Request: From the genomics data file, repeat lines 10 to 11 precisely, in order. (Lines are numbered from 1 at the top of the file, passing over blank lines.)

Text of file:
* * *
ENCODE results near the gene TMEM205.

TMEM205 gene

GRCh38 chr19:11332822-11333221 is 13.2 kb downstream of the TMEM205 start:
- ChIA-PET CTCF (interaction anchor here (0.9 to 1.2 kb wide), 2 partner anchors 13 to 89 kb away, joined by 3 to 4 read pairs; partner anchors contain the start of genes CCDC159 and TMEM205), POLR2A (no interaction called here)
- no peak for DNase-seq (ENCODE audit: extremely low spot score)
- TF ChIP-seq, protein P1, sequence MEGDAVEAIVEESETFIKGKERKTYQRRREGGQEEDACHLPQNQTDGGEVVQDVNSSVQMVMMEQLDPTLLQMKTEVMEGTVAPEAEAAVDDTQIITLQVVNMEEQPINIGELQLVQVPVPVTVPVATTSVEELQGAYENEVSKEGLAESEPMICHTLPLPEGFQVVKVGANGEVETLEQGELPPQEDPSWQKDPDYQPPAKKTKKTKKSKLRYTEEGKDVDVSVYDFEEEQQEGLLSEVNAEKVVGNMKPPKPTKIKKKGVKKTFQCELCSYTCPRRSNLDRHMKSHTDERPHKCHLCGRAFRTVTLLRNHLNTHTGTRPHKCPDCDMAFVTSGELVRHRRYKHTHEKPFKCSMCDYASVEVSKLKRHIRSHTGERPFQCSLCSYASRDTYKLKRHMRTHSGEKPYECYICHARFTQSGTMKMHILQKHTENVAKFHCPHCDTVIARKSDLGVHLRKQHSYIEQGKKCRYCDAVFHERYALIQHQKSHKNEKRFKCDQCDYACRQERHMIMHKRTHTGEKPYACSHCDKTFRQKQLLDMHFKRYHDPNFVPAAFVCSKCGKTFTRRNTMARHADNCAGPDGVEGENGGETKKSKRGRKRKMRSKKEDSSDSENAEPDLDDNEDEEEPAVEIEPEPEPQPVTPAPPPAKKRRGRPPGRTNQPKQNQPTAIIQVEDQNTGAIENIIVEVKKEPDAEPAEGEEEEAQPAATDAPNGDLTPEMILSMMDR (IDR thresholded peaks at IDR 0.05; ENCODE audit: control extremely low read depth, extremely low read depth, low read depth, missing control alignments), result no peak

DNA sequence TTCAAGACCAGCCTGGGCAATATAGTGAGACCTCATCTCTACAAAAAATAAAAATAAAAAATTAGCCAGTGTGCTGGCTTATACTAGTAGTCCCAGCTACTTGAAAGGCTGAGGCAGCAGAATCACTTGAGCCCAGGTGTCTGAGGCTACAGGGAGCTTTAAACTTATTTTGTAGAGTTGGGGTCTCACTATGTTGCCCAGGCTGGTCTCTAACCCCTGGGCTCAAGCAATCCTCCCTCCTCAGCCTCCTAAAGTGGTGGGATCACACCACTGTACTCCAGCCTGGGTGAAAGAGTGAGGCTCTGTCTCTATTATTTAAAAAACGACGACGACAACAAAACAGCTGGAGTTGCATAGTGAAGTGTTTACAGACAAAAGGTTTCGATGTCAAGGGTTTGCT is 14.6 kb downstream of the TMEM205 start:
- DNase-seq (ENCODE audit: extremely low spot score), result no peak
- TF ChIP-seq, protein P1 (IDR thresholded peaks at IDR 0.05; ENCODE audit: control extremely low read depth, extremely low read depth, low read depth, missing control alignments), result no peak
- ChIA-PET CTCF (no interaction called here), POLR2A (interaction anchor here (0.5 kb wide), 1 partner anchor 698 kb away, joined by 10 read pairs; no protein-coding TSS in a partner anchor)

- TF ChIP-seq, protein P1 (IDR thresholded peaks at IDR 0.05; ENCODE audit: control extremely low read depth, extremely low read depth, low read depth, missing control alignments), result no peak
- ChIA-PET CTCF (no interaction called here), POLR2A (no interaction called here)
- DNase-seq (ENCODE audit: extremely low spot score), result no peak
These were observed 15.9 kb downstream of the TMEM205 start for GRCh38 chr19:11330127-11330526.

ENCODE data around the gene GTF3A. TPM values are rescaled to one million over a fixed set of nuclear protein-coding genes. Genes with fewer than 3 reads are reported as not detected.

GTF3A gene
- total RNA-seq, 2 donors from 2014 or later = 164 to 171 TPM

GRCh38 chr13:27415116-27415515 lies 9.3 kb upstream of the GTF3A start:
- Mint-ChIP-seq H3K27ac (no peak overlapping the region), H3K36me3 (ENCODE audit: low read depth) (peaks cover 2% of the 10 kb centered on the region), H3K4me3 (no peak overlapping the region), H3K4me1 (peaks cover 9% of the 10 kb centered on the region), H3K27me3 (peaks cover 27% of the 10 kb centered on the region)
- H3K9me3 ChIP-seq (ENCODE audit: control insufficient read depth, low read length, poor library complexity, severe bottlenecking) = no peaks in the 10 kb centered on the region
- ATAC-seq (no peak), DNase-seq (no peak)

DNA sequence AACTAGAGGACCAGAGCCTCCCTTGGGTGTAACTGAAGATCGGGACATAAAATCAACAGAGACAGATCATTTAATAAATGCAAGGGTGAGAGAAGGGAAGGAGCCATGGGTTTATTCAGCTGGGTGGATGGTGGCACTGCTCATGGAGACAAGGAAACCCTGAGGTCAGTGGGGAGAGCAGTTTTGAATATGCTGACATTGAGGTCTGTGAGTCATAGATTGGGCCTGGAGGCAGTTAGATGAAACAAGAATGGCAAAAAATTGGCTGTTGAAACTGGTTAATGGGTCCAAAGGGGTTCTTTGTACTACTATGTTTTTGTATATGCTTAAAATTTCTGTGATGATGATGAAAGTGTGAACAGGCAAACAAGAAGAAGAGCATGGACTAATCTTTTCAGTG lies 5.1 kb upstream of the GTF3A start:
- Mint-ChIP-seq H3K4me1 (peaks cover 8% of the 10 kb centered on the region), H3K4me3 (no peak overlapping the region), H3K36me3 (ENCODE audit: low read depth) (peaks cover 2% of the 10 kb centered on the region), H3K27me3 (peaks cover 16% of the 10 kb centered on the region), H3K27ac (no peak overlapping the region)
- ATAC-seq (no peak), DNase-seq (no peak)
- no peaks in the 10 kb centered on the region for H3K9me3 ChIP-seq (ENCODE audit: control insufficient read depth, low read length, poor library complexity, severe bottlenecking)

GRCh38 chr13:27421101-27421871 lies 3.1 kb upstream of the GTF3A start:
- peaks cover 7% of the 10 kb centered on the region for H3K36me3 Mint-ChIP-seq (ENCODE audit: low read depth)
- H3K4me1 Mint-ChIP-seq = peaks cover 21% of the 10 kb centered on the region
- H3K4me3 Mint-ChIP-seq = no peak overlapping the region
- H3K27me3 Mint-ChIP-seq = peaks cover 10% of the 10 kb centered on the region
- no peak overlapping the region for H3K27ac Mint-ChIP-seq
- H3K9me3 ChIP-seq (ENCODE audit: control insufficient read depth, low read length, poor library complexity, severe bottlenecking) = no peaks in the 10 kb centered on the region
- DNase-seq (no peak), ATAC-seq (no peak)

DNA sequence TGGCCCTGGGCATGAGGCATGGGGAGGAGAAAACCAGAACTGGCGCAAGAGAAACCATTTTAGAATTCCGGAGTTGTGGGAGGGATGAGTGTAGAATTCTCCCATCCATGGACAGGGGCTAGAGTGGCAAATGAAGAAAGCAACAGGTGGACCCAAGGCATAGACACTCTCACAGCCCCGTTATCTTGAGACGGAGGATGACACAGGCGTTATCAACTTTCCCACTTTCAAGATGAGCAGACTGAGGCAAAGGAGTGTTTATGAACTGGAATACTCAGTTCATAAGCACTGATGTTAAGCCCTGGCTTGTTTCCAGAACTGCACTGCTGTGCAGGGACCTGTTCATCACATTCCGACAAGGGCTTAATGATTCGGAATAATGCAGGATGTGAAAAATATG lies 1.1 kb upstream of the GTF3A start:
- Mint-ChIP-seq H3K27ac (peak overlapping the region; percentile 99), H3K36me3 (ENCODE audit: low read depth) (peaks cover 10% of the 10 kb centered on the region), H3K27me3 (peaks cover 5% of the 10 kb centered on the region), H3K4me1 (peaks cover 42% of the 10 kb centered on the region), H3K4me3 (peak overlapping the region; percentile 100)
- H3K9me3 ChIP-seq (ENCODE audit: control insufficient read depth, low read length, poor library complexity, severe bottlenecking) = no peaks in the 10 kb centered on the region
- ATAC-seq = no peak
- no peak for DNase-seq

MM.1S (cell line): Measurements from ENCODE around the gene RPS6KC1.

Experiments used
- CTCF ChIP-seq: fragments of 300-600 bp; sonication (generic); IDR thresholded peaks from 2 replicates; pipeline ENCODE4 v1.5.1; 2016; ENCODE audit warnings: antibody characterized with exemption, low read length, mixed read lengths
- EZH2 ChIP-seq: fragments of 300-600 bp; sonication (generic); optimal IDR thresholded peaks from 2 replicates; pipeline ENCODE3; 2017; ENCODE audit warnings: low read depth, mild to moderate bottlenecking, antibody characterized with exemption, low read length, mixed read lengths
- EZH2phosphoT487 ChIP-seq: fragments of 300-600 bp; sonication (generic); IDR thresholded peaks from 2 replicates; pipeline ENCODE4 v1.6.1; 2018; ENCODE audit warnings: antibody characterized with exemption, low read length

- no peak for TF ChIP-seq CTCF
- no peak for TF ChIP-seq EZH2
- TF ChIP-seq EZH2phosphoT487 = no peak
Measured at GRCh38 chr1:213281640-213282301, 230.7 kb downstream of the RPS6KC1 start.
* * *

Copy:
- ChIA-PET CTCF (no interaction called here), POLR2A (interaction anchor here (0.5 kb wide), 1 partner anchor 698 kb away, joined by 10 read pairs; no protein-coding TSS in a partner anchor)

- TF ChIP-seq, protein P1 (IDR thresholded peaks at IDR 0.05; ENCODE audit: control extremely low read depth, extremely low read depth, low read depth, missing control alignments), result no peak